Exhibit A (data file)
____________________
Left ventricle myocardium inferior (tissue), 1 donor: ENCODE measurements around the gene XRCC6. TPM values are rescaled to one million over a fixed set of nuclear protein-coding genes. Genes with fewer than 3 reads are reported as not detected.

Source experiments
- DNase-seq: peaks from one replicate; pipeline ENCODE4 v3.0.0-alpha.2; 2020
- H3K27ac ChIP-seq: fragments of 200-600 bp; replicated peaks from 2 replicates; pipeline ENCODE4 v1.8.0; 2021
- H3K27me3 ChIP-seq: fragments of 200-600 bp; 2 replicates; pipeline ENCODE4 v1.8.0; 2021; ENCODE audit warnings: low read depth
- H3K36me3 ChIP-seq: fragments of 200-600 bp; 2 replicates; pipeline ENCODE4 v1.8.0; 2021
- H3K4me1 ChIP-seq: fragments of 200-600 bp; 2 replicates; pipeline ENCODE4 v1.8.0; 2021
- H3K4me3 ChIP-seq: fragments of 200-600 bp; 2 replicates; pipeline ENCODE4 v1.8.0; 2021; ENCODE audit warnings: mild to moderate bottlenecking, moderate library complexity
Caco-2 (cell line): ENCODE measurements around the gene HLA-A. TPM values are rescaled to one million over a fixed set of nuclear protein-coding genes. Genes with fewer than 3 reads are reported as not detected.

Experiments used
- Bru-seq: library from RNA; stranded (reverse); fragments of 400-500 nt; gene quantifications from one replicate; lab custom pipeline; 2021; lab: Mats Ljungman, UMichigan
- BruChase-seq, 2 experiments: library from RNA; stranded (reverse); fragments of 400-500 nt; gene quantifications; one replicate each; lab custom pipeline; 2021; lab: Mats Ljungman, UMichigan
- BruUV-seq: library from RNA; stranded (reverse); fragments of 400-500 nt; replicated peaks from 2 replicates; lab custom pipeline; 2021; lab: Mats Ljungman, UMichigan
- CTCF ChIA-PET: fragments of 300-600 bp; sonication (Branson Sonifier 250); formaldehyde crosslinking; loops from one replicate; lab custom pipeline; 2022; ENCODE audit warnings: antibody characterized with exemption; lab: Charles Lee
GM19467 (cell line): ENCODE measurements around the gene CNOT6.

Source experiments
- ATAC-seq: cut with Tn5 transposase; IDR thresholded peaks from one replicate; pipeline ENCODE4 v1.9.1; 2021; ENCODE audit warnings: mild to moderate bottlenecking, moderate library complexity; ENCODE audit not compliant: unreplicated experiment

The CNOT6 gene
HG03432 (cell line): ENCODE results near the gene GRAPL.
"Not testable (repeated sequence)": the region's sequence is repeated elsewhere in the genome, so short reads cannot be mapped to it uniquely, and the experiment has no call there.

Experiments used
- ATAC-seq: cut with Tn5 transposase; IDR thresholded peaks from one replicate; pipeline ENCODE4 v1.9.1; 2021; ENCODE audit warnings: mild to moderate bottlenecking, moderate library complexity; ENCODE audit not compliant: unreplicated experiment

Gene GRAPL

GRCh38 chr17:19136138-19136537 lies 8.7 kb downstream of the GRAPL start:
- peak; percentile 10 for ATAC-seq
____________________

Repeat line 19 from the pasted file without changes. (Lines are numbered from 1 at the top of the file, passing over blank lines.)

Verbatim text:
HG03432 (cell line): ENCODE results near the gene GRAPL.